Dining date: 3/24/12
Black cod with miso is a dish commonly found in Japanese restaurants in LA. As far as I’ve read, it was popularized by Nobu Matsuhisa (being one of his signature dishes), though a number of Japanese chefs/restaurants have their own renditions (Roy Yamaguchi of Roy’s is another popular one that comes to mind). It’s a silky, buttery piece of fish complemented by a sweet miso marinade. I’ve always thought it would be kind of hard to make, but the recipe looked deceptively simple. A handful of Japanese ingredients are mixed together to create a marinade which is the basis for the miso flavor. Once marinated, the fish is carefully seared leaving a charred exterior and moist, flaky interior.
Nobu has a recipe for the dish on Food & Wine’s website. Here it is:
3 tablespoons mirin
3 tablespoons sake
1/2 cup white miso paste
1/3 cup sugar
Six 6- to 7-ounce skinless black cod fillets, about 1 1/2 inches thick
Vegetable oil, for grilling
1. In a small saucepan, bring the mirin and sake to a boil. Whisk in the miso until dissolved. Add the sugar and cook over moderate heat, whisking, just until dissolved. Transfer the marinade to a large baking dish and let cool. Add the fish and turn to coat. Cover and refrigerate overnight.
2. Preheat the oven to 400°. Heat a grill pan and oil it. Scrape the marinade off the fish. Add the fish and cook over high heat until browned, about 2 minutes. Flip the fish onto a heavy rimmed baking sheet and roast for 10 minutes, until flaky. Transfer to plates.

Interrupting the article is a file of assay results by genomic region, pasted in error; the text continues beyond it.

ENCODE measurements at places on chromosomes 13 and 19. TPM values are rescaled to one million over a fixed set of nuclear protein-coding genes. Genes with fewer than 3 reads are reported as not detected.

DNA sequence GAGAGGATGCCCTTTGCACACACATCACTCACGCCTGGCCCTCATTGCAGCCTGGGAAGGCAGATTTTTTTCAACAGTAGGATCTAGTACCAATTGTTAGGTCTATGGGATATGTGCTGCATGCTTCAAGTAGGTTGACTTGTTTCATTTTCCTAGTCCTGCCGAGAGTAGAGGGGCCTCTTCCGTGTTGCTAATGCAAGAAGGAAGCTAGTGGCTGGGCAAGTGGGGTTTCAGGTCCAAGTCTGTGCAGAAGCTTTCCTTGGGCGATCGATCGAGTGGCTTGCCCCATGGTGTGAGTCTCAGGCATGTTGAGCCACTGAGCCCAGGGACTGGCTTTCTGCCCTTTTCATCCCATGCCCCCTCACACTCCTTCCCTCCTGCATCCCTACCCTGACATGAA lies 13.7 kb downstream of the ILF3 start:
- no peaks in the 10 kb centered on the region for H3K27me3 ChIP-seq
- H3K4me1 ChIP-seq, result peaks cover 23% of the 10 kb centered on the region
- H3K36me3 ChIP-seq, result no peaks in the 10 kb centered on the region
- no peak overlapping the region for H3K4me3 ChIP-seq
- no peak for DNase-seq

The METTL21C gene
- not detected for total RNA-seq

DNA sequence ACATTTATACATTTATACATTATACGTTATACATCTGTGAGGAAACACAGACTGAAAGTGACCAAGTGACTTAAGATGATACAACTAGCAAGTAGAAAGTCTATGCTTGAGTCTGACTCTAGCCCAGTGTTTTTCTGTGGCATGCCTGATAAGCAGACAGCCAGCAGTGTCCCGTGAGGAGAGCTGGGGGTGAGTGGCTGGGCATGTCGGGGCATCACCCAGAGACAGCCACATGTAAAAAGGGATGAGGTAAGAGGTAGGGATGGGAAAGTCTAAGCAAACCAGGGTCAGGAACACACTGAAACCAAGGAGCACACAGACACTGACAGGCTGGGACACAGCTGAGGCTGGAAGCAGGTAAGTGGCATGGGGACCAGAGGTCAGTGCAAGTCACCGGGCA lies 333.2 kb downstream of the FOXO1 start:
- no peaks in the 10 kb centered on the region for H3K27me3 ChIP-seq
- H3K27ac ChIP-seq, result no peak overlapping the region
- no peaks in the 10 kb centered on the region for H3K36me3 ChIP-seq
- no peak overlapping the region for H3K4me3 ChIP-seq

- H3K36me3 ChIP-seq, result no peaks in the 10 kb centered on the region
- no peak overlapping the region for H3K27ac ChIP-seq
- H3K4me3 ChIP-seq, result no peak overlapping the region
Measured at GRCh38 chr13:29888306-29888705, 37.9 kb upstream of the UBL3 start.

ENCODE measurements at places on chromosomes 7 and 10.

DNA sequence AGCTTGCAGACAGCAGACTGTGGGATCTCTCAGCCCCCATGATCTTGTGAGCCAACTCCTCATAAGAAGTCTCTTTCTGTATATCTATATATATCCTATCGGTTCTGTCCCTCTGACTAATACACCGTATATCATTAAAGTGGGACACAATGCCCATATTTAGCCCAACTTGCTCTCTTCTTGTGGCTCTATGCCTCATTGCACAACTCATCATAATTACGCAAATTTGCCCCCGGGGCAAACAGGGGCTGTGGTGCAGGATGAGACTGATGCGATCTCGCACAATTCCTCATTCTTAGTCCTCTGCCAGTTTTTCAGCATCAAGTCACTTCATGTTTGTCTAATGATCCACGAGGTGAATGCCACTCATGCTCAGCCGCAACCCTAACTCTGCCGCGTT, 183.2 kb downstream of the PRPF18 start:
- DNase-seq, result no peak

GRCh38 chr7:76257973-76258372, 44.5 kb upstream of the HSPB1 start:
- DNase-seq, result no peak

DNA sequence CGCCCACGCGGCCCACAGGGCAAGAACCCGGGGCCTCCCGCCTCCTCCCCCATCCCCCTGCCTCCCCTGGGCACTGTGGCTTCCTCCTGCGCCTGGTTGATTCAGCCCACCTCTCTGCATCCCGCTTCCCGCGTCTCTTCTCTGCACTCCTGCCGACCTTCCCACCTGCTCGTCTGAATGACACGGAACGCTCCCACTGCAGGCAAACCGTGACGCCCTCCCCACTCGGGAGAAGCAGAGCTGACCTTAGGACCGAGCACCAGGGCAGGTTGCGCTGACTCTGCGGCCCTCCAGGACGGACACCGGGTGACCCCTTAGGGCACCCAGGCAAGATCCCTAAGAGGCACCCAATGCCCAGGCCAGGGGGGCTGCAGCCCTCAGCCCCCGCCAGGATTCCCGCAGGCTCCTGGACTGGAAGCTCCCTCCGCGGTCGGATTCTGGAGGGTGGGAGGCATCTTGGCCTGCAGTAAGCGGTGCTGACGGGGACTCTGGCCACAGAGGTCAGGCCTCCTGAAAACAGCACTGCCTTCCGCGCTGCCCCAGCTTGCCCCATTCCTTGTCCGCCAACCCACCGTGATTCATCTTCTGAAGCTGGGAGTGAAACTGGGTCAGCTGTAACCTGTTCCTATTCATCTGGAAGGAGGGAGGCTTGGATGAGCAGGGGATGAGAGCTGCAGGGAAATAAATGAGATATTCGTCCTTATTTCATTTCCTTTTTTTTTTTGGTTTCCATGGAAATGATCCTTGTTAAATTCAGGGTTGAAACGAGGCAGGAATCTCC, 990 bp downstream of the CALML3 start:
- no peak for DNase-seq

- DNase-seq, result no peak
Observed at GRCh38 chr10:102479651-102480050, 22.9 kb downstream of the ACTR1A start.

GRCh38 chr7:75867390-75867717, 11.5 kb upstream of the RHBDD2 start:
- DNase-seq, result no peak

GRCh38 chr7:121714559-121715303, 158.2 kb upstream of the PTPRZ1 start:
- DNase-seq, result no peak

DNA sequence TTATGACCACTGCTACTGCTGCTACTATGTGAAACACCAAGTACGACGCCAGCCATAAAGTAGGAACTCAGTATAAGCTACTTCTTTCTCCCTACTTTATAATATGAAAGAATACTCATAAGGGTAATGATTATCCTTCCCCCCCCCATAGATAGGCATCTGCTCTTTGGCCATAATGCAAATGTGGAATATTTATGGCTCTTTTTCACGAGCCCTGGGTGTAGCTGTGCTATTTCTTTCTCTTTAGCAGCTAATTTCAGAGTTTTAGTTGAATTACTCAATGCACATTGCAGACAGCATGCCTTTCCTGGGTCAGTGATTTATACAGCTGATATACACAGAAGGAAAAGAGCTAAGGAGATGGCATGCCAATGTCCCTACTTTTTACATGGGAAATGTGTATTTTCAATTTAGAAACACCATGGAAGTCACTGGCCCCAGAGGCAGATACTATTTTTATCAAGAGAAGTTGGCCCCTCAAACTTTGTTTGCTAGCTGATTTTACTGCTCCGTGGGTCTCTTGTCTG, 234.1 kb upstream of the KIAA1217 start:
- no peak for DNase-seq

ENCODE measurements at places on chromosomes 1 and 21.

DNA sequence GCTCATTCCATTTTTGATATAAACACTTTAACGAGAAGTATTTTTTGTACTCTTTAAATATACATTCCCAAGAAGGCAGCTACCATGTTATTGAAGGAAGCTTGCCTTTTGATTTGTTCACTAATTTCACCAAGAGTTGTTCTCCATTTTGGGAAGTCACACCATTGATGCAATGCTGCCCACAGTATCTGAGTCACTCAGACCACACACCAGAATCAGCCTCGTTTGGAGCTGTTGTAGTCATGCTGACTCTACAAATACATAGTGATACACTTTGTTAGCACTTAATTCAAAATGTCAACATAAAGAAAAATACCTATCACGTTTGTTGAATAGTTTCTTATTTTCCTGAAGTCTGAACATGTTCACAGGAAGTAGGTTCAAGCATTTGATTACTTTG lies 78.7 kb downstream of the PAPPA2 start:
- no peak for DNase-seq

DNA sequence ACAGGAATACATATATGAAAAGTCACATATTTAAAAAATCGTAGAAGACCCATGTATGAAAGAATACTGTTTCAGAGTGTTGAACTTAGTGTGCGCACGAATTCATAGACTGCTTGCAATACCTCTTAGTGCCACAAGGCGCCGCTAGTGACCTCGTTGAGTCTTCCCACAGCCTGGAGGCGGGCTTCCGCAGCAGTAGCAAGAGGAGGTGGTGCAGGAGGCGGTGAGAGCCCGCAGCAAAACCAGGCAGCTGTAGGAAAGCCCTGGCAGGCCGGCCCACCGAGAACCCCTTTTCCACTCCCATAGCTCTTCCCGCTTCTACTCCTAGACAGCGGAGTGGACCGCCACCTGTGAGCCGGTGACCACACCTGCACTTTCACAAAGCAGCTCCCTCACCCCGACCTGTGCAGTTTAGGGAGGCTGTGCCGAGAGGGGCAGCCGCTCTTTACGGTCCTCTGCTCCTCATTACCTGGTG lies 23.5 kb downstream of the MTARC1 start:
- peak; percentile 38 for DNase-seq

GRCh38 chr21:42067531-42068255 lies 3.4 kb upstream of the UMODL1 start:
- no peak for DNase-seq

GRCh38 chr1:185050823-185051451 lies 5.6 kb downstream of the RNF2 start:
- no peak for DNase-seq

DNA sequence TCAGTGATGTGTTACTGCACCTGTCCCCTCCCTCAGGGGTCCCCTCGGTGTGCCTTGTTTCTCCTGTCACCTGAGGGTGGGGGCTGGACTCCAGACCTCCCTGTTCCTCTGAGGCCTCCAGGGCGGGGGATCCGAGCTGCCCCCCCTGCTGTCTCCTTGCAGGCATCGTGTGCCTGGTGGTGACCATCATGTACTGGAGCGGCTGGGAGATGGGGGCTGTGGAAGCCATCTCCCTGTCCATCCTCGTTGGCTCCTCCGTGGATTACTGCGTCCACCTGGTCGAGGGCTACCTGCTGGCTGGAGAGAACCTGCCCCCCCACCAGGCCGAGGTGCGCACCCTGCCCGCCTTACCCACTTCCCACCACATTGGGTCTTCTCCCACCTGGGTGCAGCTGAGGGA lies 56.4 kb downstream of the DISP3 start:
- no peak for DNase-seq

I found everything I needed at my local Nijiya market. Well, I think so. I couldn’t find anything that was marked “white miso” specifically, so I just bought the lighter of the two options. Hah.
Also, I had a hard time finding the “perfect” fillet. I wanted a relatively large, thick piece. Nijiya sold small sections that were about 1 inch thick, whereas Whole Foods/Bristol Farms had thinner fillets of about half an inch thick. I would end up experimenting with both. I’m not sure which one I liked better – I think I liked the taste of the thicker sections better, but found the large filet to be a more satisfying presentation.
Making the marinade was easy enough, mixing in a few ingredients (mirin, sake, sugar and miso). The mixture was smooth and light when hot, but more of a dense sludge when cooled.
With each piece of fish, I tried to marinate it at least overnight…preferably a full 24 hours.
The marinade was wiped off (leaving a little bit of a residual layer), and it was time to cook the fish. I found this part to be fairly challenging; the sugar in the marinade caramelized very quickly, so leaving the fish on one side too long meant a burnt-looking charred piece of fish. Careful managing of heat and timing were crucial.
My pieces of fish were thin enough that I didn’t need to finish them in the oven – they cooked through pretty quickly.
The amount of caramelization has been somewhat inconsistent, but I’ve been happy with the results. I liked the delicate crust of the char in tandem with the moist, buttery interior of the fish. There isn’t a lot of work involved and the results have been pretty tasty. No wonder this has become such a popular dish in restaurants.